The investigation into the alleged scam began after some of the buyers contacted police in late January complaining that the company had 'disappeared'. According to documents seized during the police operation, the company appears to have sold 88 non-existent plots valued at a total of some 1.5 million euros, though investigators do not rule out the possibility of even more victims. Police also seized four all-terrain vehicles that were stolen in the UK and had false plates, as well as several fake British passports and driver's licences allegedly used by the suspects during their time in Spain. Due to the strong connection of the case to the UK, both in terms of suspects and victims, Scotland Yard agents reportedly travelled to Málaga's provincial police headquarters to review first hand the results of the investigation.
Thousands affected by bus strike
NEWS Staff Reporter
Thousands of Costa bus riders were affected late last week and early this week by a strike held by workers of the Automóviles Portillo bus company. While the strike did not result in a complete lack of bus service, the reduced routes and fewer overall buses left many riders either late arriving at their destination or looking for alternative transportation.
The CGT trade union, which represents the workers, said it planned to file a complaint with the Ministry of Employment and Social Services, accusing company of maintaining a level of service during the strike of nearly triple the required minimum of 25 per cent established by law. The drivers complied with the company’s strike service level against their will, in order to avoid confrontation with the company, according to the union.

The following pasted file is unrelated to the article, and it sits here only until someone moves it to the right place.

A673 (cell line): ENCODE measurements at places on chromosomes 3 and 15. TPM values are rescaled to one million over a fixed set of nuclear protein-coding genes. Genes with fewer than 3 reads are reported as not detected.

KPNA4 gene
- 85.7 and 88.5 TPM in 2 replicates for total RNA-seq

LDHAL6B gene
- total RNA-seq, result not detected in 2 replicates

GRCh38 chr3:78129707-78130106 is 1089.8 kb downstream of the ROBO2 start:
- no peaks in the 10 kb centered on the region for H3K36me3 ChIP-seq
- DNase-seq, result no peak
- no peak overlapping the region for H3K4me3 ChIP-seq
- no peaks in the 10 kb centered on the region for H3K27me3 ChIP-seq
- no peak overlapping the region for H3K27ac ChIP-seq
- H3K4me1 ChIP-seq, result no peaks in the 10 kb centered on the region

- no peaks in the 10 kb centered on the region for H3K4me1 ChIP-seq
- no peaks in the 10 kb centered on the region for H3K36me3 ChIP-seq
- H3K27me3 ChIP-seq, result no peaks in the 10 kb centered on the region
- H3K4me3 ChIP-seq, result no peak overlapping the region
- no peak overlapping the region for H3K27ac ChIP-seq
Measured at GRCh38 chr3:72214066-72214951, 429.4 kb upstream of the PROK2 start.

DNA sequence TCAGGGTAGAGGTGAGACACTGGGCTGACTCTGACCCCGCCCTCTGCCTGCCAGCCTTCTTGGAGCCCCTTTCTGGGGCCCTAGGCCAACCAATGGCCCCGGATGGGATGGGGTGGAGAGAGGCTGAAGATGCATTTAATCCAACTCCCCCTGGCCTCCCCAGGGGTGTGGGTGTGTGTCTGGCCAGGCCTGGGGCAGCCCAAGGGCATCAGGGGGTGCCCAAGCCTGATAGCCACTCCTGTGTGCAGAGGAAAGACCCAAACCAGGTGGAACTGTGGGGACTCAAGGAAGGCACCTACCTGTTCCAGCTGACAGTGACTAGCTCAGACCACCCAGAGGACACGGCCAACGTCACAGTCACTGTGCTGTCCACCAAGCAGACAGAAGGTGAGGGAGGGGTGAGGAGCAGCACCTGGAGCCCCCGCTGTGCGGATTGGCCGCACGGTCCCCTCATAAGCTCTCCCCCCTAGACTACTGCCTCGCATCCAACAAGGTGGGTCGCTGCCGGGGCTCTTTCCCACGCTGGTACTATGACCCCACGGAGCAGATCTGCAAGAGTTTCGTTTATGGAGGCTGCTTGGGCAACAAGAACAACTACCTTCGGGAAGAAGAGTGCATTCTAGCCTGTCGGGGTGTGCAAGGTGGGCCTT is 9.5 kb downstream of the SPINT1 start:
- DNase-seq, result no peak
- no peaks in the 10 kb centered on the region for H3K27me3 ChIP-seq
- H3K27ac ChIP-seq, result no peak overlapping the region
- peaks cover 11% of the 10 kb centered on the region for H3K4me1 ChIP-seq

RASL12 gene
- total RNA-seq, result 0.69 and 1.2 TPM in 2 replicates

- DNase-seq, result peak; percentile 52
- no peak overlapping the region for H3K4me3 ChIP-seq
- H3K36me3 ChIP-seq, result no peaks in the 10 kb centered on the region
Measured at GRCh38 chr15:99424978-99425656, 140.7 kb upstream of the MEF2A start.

Another strike planned for this Friday
The workers, who are demanding a salary increase and a guarantee of at least two days off a week, plan to strike again this Friday.
Terrorism heightens patrolling and security concerns
Terrorism heightens patrolling and security concerns
By David Eade
THE TERRORIST ATTACKS IN THE UNITED STATES ON SEPTEMBER 11, 2001, AND IN MADRID ON MARCH 11 OF THIS YEAR HAVE BROUGHT ABOUT A MAJOR PRESENCE OF NATO WARSHIPS IN THE STRAITS OF GIBRALTAR REGION, ACCORDING TO THE CHIEF GENERAL OF THE ARTILLERY COMMAND, JUSTO RUIZ SEVILLA.
The military expert was addressing a conference in Ceuta on the control and patrolling of the Straits - the missions, the deployment and the equipment of the coastal artillery command. He stated that after the attacks, working hours had been increased and "we now actively practice daily with the allied boats of NATO that pass through the Straits."
Sr Justo Ruiz explained that with the sensors currently available, the military has the capacity to provide necessary information such as the number of vessels passing through the Straits, but that any concrete action to foil a terrorist attack would not be its responsibility. He noted that before a vessel carrying an unknown cargo enters the Straits, the military can identify it and plot its position, and then NATO vessels can ascertain whether it is transporting drugs or planning a terrorist attack.